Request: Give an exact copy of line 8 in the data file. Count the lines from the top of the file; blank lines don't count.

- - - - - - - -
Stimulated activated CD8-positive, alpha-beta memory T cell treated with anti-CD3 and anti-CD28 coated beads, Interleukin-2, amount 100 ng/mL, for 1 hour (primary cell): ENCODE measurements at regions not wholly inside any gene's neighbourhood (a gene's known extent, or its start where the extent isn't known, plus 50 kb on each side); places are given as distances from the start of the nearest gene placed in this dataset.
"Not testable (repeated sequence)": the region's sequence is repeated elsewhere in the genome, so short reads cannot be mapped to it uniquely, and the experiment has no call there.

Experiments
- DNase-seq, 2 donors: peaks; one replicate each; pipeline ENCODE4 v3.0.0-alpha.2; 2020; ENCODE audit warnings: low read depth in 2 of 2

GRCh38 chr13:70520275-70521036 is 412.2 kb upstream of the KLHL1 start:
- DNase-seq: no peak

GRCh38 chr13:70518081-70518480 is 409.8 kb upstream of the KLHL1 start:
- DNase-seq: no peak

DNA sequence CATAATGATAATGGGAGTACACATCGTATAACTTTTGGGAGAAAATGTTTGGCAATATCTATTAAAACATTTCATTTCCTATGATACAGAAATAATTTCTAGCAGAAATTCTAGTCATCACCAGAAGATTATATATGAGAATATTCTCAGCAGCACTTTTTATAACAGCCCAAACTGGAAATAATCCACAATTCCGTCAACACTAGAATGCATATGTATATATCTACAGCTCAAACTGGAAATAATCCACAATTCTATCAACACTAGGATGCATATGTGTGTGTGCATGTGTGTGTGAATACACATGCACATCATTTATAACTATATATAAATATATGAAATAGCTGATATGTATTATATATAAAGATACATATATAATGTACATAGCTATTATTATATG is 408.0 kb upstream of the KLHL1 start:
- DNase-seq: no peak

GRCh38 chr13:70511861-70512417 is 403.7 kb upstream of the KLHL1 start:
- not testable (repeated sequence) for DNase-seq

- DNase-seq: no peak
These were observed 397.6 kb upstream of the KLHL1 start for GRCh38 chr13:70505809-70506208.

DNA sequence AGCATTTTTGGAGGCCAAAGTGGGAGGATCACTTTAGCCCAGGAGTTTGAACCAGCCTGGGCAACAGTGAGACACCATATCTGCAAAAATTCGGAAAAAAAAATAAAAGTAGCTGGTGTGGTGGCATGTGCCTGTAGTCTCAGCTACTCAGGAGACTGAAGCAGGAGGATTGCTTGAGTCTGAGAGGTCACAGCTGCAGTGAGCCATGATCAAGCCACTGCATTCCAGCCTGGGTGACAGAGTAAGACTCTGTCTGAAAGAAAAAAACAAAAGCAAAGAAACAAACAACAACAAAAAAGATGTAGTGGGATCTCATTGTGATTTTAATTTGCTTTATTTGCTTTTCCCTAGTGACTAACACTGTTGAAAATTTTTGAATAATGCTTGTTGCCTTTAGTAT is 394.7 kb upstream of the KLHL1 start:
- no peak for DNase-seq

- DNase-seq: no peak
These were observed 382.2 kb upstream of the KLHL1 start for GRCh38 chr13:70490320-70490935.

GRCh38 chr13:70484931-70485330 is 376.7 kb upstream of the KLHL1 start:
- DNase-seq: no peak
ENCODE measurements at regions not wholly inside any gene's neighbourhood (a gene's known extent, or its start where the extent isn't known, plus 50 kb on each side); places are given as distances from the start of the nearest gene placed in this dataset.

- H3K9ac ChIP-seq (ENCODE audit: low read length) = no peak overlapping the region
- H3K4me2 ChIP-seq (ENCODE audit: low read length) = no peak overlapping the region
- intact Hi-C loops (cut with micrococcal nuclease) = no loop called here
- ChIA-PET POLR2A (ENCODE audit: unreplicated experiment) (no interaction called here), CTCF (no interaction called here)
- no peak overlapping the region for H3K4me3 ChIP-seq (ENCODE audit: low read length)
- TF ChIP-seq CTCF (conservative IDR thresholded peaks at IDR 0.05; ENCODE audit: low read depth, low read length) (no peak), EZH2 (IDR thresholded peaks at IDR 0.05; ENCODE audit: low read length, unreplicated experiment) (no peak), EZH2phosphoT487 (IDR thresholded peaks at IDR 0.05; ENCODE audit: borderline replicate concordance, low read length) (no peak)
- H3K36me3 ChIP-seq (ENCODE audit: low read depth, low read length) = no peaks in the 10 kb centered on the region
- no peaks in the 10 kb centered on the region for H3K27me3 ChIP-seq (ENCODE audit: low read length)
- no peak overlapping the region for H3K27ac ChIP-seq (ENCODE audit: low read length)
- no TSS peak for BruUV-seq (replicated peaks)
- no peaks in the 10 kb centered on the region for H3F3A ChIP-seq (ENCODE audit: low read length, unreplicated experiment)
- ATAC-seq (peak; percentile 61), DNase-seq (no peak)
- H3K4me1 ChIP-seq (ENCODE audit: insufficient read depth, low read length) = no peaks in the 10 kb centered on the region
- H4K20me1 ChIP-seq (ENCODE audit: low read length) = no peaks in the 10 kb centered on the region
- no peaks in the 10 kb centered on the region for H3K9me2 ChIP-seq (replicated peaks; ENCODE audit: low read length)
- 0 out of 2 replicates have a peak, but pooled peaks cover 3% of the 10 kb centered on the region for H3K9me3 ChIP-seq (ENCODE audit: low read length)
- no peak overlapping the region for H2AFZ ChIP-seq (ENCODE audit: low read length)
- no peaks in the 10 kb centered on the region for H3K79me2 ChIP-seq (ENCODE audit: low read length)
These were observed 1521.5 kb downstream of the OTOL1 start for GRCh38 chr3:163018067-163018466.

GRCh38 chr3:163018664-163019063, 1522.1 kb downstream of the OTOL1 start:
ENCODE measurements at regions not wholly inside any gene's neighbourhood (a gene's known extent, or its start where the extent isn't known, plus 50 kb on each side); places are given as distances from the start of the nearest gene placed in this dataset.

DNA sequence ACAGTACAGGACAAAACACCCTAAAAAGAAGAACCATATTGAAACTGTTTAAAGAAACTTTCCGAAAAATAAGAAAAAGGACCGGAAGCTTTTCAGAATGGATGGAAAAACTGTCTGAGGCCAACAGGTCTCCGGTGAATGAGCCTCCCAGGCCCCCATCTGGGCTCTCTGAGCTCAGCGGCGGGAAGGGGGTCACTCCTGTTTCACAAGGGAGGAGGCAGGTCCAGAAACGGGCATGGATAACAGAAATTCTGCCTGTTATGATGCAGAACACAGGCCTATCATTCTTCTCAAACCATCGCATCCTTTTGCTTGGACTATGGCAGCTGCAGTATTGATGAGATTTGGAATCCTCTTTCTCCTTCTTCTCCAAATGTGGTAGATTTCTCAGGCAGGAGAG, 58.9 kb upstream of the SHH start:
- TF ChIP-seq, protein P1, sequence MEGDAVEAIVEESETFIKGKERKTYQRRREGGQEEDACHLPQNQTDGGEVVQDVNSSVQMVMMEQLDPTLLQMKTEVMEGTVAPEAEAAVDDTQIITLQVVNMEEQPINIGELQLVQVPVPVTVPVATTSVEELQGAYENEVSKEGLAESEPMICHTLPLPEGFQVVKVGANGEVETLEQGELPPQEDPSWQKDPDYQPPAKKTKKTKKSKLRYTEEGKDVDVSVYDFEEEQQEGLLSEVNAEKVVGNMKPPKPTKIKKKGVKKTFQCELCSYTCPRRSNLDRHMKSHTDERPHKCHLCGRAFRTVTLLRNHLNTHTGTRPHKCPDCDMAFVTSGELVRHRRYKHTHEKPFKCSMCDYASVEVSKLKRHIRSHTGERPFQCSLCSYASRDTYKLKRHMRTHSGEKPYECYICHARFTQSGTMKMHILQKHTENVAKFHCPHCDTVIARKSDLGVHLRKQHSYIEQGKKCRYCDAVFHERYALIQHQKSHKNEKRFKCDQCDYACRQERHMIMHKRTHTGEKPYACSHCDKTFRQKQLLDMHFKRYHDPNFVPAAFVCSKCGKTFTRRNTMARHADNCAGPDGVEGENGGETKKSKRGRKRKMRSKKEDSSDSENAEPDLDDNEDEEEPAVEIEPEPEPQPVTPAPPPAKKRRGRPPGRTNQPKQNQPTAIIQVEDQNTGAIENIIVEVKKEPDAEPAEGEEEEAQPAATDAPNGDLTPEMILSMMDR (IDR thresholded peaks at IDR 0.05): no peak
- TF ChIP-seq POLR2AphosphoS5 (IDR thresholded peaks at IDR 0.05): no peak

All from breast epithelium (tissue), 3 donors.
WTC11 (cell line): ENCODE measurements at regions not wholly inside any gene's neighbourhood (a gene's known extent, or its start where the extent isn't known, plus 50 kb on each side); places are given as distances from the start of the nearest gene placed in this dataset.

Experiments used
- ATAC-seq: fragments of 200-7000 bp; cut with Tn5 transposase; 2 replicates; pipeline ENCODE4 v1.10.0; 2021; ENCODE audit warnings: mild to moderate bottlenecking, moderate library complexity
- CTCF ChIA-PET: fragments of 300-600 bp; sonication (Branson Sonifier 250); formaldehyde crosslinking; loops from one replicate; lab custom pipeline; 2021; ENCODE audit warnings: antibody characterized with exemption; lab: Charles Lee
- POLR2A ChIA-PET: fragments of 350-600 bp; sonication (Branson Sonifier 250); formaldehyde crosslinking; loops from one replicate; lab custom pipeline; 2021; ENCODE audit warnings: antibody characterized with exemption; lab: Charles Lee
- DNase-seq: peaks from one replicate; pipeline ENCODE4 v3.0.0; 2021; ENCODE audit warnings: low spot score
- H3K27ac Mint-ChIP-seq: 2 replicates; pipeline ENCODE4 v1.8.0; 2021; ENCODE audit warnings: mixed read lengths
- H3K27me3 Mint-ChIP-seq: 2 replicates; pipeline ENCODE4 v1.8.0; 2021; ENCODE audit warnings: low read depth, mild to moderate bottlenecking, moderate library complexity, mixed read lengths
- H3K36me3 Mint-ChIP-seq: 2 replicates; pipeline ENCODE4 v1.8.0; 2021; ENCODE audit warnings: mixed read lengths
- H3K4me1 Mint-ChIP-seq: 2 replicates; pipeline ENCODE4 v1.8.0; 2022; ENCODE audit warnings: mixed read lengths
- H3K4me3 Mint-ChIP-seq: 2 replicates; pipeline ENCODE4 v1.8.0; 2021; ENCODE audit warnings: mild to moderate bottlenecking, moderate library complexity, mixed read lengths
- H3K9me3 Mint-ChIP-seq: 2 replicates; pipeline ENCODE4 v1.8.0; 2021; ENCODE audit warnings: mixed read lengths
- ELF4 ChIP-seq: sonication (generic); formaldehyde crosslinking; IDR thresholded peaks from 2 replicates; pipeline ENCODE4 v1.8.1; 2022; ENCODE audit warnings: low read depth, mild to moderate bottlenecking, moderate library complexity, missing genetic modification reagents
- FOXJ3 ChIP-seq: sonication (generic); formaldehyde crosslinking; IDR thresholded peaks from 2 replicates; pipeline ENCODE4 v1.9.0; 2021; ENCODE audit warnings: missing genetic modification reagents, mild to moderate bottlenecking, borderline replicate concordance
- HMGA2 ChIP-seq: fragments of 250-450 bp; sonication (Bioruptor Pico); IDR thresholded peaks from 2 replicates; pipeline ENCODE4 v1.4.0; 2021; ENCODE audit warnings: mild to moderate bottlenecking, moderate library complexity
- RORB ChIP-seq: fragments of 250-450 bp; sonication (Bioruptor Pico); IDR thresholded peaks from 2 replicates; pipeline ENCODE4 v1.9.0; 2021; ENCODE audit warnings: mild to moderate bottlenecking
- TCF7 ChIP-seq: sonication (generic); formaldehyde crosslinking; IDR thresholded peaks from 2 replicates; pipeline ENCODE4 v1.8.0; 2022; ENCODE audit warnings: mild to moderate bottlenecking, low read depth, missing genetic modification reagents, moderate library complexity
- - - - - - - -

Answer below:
- DNase-seq: no peak